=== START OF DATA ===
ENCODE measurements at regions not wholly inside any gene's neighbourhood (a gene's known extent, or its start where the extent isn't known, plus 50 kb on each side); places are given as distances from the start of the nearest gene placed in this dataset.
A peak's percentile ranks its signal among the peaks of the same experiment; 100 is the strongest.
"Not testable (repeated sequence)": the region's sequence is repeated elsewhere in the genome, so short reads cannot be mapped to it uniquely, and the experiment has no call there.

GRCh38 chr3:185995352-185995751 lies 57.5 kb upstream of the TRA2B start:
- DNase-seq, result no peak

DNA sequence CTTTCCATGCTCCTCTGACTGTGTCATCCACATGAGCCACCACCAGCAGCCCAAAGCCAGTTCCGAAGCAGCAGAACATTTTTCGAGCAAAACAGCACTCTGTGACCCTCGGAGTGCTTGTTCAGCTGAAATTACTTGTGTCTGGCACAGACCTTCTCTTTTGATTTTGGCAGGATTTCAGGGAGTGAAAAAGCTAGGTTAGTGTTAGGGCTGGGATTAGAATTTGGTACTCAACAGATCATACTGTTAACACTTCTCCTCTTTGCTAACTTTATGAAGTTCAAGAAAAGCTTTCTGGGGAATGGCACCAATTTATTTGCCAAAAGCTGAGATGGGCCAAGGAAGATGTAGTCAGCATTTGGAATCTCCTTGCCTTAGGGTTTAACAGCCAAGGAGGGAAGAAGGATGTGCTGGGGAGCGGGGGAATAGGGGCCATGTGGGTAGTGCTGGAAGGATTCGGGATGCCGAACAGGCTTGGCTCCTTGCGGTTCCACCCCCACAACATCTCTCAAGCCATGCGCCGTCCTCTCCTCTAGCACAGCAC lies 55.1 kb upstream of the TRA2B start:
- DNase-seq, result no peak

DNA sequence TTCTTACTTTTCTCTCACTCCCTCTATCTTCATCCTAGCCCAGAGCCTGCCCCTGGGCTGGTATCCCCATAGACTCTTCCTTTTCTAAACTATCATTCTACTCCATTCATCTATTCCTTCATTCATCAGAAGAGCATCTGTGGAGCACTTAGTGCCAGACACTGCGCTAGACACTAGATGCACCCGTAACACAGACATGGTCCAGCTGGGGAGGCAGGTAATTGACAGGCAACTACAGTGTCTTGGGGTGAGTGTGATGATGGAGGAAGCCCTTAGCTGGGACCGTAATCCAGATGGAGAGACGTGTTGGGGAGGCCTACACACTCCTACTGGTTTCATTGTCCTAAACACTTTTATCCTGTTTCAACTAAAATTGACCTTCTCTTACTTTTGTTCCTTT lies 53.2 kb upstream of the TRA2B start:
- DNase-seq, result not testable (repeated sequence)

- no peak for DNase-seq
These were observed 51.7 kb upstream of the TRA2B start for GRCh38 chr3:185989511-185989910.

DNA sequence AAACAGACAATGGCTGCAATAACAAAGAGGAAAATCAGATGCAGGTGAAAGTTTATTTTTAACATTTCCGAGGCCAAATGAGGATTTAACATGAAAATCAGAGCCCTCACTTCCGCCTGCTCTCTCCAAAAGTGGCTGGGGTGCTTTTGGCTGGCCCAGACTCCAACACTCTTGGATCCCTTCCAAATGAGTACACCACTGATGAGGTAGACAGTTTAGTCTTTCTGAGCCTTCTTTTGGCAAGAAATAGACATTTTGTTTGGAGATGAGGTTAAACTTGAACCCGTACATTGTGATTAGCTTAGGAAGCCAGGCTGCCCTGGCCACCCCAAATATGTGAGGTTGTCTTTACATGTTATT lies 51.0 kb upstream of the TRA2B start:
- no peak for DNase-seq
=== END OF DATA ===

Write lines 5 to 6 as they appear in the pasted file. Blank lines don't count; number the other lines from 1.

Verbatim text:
- DNase-seq, result no peak

DNA sequence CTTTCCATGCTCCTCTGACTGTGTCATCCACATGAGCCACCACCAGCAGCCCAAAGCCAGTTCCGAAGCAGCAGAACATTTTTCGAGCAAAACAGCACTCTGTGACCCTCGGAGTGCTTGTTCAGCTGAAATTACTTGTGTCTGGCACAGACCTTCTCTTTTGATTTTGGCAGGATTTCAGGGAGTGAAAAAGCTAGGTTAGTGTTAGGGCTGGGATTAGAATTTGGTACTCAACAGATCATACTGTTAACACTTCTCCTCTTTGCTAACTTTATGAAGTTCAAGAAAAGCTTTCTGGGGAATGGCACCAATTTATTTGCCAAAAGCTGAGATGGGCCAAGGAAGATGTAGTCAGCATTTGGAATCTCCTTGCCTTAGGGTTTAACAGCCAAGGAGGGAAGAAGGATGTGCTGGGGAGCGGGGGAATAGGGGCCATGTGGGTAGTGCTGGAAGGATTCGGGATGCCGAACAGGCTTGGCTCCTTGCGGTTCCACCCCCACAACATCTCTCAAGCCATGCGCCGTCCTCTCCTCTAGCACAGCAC lies 55.1 kb upstream of the TRA2B start: